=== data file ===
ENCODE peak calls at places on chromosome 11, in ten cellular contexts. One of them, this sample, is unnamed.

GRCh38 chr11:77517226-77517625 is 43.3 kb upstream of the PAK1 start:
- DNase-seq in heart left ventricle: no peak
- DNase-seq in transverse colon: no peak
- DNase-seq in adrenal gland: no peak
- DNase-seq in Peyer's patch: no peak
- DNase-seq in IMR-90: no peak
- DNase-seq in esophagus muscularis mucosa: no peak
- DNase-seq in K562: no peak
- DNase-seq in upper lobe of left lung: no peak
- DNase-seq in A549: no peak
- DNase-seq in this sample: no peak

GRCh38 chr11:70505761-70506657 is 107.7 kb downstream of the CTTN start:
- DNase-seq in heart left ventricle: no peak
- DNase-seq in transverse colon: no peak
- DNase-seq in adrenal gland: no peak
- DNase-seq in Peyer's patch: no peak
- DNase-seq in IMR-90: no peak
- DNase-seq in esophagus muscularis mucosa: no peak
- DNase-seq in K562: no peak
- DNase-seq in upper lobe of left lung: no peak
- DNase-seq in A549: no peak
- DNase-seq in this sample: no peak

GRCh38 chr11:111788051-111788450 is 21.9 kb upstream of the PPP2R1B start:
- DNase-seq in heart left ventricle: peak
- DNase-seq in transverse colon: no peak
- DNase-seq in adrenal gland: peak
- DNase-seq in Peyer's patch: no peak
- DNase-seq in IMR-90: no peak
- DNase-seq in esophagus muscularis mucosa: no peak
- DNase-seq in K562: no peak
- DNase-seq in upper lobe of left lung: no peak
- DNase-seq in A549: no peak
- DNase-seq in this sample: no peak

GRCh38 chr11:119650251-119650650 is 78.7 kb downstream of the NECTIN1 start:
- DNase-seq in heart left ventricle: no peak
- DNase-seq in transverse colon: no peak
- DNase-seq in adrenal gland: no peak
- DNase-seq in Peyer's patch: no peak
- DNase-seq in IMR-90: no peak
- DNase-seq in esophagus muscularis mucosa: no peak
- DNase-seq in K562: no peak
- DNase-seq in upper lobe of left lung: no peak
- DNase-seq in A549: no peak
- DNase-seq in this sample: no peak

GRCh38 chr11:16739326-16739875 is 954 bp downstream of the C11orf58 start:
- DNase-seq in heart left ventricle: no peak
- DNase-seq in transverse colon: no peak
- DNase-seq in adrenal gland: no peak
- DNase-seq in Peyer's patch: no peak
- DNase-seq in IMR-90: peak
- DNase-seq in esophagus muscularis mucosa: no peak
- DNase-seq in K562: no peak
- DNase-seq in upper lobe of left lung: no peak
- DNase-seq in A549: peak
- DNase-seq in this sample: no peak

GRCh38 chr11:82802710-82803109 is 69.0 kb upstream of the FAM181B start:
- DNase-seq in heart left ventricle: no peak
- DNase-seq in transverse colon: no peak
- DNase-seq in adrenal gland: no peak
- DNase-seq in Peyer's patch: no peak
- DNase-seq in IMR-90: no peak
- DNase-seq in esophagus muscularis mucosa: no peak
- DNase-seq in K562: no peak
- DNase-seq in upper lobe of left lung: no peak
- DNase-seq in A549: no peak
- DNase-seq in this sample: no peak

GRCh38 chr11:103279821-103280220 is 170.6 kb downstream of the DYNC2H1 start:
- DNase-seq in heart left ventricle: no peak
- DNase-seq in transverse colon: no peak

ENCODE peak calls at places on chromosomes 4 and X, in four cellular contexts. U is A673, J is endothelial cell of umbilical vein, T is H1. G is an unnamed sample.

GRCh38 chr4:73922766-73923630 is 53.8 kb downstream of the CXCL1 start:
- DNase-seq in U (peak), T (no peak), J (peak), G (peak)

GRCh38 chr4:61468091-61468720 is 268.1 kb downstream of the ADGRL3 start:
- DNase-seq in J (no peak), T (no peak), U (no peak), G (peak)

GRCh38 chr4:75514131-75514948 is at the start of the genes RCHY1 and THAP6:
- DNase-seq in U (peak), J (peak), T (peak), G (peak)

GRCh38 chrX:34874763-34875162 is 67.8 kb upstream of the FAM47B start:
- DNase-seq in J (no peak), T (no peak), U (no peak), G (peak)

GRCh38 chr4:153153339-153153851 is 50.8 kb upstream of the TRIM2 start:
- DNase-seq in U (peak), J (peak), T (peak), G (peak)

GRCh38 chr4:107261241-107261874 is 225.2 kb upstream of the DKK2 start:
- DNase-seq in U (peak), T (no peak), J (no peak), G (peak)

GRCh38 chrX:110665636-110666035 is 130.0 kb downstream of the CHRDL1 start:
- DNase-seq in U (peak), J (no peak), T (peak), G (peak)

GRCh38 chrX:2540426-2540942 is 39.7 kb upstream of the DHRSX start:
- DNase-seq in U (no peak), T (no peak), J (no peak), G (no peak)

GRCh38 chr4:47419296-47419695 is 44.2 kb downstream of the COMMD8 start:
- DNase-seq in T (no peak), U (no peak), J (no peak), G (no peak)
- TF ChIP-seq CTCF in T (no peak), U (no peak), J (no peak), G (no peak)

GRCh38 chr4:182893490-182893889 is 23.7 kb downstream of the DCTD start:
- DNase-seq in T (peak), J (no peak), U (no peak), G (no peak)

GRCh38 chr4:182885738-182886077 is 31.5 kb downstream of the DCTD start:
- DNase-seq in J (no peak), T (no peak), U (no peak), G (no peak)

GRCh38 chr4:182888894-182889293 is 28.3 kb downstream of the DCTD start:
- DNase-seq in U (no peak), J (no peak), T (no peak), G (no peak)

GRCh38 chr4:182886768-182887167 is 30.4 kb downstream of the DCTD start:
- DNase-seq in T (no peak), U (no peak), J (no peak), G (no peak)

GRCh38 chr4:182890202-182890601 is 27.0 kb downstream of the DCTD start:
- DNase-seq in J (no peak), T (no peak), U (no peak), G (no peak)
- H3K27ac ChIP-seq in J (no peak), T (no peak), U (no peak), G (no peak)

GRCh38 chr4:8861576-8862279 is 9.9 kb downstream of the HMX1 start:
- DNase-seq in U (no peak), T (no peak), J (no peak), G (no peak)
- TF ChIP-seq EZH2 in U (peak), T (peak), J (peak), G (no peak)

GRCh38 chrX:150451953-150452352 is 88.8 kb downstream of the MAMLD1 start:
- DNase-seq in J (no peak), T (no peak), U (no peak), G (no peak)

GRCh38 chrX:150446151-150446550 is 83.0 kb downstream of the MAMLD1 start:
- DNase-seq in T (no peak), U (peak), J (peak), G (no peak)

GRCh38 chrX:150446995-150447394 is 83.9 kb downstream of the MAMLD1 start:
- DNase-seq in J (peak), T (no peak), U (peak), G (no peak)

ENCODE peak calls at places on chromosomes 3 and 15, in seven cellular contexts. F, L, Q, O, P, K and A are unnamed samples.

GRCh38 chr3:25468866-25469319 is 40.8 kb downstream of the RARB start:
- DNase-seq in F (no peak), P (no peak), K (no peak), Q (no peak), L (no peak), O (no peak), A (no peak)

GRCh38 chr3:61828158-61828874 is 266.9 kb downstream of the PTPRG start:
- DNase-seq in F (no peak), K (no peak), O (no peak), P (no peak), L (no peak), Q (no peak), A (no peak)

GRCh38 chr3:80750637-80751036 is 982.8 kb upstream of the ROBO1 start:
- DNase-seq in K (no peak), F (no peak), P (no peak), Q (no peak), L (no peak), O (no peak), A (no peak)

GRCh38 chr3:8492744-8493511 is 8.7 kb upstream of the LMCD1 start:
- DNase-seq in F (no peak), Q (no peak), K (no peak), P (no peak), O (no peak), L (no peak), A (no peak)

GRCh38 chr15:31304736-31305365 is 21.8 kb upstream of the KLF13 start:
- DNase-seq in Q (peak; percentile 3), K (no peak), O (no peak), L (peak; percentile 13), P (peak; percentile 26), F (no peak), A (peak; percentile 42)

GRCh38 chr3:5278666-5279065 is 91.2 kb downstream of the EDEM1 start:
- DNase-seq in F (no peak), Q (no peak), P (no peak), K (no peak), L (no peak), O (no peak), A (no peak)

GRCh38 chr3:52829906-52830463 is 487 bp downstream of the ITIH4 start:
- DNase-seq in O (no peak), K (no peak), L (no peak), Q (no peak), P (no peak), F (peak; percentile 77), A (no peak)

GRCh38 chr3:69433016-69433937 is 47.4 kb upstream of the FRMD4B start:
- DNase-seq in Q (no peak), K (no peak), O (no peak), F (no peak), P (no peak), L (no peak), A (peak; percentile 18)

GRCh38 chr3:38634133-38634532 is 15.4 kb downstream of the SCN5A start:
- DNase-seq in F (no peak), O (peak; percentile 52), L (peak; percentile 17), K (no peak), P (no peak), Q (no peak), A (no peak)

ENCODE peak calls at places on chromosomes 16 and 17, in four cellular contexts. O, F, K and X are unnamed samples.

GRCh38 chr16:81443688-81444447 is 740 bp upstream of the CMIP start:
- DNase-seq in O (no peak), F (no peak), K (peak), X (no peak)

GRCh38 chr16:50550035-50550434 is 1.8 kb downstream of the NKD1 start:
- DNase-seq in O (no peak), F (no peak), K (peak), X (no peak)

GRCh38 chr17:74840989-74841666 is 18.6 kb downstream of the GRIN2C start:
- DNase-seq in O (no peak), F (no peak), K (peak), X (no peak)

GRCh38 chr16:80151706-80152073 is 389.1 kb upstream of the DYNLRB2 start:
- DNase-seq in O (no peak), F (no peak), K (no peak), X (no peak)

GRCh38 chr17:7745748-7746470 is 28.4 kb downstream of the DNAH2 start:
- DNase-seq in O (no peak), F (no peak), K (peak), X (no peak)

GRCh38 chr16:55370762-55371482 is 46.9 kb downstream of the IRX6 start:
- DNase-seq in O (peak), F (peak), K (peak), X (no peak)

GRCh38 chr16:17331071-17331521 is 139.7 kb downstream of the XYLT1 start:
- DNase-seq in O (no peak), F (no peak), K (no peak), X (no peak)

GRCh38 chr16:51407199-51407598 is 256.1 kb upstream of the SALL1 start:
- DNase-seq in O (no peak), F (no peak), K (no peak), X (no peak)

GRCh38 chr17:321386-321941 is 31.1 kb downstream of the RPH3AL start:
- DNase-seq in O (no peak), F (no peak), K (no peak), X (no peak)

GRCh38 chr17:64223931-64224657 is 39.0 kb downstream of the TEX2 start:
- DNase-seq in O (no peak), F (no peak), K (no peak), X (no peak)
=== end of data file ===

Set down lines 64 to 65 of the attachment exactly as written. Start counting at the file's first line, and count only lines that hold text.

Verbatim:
- DNase-seq in K562: no peak
- DNase-seq in upper lobe of left lung: no peak